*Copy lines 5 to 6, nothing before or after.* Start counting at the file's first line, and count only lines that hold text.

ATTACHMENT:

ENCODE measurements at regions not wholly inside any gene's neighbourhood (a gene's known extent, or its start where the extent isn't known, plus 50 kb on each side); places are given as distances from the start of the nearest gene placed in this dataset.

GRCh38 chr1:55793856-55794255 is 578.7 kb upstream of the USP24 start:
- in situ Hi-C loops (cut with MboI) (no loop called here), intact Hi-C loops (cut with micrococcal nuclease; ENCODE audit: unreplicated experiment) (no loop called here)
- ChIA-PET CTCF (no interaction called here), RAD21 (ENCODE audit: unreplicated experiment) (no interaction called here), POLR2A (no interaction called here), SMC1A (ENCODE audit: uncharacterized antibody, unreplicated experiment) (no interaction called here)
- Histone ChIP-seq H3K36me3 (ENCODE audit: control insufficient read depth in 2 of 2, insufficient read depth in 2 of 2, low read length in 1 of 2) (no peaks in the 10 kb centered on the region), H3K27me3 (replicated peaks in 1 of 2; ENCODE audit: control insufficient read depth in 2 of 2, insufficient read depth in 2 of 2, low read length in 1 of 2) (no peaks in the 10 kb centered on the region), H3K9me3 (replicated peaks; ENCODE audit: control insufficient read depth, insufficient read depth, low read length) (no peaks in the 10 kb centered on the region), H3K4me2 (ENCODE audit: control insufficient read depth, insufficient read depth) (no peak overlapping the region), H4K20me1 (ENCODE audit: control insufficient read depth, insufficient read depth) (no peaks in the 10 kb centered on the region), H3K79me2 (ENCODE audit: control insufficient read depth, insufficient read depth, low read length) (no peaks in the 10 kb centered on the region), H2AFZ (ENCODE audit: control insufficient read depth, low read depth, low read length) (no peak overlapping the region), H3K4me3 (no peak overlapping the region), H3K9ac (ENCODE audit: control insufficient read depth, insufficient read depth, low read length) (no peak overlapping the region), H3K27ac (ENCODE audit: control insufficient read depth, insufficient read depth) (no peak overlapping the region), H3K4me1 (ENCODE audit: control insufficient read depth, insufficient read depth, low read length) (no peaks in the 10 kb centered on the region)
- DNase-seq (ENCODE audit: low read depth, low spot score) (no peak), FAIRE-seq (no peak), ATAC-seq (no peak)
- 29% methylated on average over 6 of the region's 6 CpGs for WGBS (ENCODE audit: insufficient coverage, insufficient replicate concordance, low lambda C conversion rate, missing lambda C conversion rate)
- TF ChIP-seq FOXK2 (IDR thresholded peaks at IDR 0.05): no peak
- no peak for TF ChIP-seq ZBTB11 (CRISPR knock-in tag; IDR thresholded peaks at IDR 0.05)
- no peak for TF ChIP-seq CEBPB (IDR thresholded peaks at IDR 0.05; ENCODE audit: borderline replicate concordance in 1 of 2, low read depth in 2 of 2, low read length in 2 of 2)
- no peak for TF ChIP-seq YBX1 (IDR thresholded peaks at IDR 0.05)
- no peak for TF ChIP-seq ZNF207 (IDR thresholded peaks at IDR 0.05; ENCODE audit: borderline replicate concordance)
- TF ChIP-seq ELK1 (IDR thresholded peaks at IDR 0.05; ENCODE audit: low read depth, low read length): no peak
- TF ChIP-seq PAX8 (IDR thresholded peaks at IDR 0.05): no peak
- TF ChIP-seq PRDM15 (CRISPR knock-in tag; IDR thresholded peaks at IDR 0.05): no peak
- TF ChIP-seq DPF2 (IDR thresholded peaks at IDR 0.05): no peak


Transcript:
- Histone ChIP-seq H3K36me3 (ENCODE audit: control insufficient read depth in 2 of 2, insufficient read depth in 2 of 2, low read length in 1 of 2) (no peaks in the 10 kb centered on the region), H3K27me3 (replicated peaks in 1 of 2; ENCODE audit: control insufficient read depth in 2 of 2, insufficient read depth in 2 of 2, low read length in 1 of 2) (no peaks in the 10 kb centered on the region), H3K9me3 (replicated peaks; ENCODE audit: control insufficient read depth, insufficient read depth, low read length) (no peaks in the 10 kb centered on the region), H3K4me2 (ENCODE audit: control insufficient read depth, insufficient read depth) (no peak overlapping the region), H4K20me1 (ENCODE audit: control insufficient read depth, insufficient read depth) (no peaks in the 10 kb centered on the region), H3K79me2 (ENCODE audit: control insufficient read depth, insufficient read depth, low read length) (no peaks in the 10 kb centered on the region), H2AFZ (ENCODE audit: control insufficient read depth, low read depth, low read length) (no peak overlapping the region), H3K4me3 (no peak overlapping the region), H3K9ac (ENCODE audit: control insufficient read depth, insufficient read depth, low read length) (no peak overlapping the region), H3K27ac (ENCODE audit: control insufficient read depth, insufficient read depth) (no peak overlapping the region), H3K4me1 (ENCODE audit: control insufficient read depth, insufficient read depth, low read length) (no peaks in the 10 kb centered on the region)
- DNase-seq (ENCODE audit: low read depth, low spot score) (no peak), FAIRE-seq (no peak), ATAC-seq (no peak)